The Octopus Eight isn’t an actual octet of cephalopods. It is a group of Angleton Christian School students, and they surfaced on the coast to give a presentation about pedestrian safety.
The students’ appearance Tuesday night before Surfside Beach Village Council began with a skit. Two of the group posed as parents while the rest acted out the part of kids eager to ride their bikes to the beach. First, a cautious mom agreed, but Dad was more flippant.
“Just don’t get ran over,” Alex Haase said, eliciting a wave of laughter.
The next scene showed slightly more worried “parents.” Arianna Steves expressed her fear the roads were narrow and dangerous before she and “Dad” cited pedestrian injury statistics from the National Highway Traffic Safety Administration and Centers for Disease Control and Prevention. The kids whined and pleaded, but Dad was firm.
“We don’t want you dead,” Wyatt Martin said.
Ultimately, the children’s play personas banded together to make sidewalks and speed bumps in their area so everyone could safely go to the beach. The presentation included detailed information about which streets in Surfside Beach need improvements and street signs the children brought as examples.
They ended their presentation by asking for any questions or ways they could improve their presentation. The audience — containing quite a few real moms and dads — couldn’t find a single thing to criticize.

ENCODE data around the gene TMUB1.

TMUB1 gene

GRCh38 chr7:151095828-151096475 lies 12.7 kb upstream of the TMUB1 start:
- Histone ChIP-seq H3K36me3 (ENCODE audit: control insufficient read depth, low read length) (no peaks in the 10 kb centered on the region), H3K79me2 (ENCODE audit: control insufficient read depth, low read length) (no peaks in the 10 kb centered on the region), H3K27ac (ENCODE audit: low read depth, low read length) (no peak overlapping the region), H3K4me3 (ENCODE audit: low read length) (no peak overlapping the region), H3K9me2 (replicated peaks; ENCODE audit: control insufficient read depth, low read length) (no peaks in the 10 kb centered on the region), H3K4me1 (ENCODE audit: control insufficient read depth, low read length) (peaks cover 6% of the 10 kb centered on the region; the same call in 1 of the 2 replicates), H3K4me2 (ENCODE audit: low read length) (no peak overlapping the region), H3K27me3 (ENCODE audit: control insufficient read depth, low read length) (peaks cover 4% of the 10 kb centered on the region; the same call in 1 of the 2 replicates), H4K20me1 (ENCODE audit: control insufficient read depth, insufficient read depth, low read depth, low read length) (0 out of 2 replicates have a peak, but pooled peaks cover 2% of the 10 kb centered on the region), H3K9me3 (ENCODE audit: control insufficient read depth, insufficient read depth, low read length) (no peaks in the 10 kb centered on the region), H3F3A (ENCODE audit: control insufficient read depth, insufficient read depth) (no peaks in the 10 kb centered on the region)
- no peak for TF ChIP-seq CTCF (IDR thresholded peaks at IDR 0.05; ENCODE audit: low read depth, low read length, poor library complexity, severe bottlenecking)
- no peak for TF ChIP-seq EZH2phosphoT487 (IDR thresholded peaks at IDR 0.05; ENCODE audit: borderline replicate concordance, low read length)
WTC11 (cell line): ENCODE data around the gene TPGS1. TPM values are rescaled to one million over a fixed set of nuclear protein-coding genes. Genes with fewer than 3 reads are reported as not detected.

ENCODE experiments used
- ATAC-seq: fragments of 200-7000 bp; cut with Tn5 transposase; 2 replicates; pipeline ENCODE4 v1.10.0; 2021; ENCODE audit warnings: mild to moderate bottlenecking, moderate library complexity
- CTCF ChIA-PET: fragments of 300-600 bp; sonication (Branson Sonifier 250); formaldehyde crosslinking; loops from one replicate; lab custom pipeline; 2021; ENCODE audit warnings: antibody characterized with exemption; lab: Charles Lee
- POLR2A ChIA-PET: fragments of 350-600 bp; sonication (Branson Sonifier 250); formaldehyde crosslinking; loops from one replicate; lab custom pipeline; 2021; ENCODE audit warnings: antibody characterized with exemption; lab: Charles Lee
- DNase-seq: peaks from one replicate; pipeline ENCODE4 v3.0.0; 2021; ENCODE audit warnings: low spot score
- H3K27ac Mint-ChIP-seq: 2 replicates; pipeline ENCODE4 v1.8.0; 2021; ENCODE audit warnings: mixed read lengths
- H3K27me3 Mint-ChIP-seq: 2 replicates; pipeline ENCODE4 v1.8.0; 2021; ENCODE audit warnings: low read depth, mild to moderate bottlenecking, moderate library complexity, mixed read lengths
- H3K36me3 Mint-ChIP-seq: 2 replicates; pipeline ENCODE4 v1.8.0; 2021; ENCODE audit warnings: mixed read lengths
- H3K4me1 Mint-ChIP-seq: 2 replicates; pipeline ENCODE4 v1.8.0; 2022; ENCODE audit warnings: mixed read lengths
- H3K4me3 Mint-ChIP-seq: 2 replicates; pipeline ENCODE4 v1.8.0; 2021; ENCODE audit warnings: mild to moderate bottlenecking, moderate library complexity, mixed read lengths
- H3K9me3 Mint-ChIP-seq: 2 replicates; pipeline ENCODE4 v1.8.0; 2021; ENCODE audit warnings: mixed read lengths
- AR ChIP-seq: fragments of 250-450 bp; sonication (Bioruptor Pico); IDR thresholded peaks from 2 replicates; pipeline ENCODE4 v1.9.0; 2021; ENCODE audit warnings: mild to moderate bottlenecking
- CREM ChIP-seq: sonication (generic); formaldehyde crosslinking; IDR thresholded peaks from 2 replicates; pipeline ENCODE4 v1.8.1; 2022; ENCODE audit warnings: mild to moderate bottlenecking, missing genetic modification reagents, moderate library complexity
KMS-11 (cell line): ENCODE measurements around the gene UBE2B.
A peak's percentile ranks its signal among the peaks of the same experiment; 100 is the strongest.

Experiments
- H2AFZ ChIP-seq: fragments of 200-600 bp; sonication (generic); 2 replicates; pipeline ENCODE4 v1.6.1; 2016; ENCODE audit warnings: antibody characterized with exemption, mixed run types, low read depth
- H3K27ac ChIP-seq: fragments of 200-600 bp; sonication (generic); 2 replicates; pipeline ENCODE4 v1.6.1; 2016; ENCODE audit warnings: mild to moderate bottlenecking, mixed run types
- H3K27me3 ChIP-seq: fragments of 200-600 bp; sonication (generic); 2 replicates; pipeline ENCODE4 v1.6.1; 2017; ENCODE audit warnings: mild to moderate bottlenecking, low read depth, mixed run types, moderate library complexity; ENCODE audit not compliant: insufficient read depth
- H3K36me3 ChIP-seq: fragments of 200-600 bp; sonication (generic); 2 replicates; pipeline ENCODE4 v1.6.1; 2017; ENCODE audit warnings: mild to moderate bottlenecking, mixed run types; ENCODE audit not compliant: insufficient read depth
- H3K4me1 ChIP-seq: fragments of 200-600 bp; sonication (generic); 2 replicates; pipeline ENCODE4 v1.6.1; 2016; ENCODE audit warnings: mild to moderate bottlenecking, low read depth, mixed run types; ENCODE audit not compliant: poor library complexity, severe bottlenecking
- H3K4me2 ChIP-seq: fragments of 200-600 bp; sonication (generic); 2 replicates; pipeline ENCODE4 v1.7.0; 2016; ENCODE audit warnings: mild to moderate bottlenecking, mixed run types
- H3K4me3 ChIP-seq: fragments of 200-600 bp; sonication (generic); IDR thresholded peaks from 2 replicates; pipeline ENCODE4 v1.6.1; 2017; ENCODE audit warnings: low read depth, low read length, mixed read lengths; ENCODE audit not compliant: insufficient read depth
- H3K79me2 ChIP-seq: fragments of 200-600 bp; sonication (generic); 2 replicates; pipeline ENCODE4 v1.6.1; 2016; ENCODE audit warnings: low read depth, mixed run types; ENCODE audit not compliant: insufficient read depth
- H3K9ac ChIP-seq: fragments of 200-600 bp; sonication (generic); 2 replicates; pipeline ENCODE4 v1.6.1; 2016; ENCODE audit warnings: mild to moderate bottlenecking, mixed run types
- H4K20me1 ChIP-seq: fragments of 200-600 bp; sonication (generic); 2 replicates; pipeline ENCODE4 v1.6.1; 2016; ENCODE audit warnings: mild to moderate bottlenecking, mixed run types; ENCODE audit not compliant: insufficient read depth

“We are members of the First Lego League, which is an international group, and the students compete in lots of different portions,” Vice Prinicpal Patty Vandaveer said. “Every year First Lego League has a different theme, and this year it was on cities and shaping cities. Their challenge was to pick a public space in their community that they wanted to improve.”
The fourth-graders brainstormed different areas and problems they wanted to address. Finally, they settled on ways to make Surfside beaches safer and more accessible for people walking or cycling.
“We did a presentation about Surfside because we felt like it was a good place,” student Brooke Ricks said. “A lot of people go to the beach in the summer.”
Together, they learned about the existing roadways and sidewalks in Surfside, then made a plan for improvements. They also created a posterboard outlining the plan and worked on their skit to present it. They hope their work will have a real-world impact.
“We researched what we thought would be the best to improve the roads in Surfside, that way it would be easier to get from place to place,” student Caleb Ausmus said.
Their presentation may have sparked some ambition as well. As the students finished, Mayor Larry Davison asked if any of them wanted to join the council someday. Student Jerry Harrell promptly raised his hand.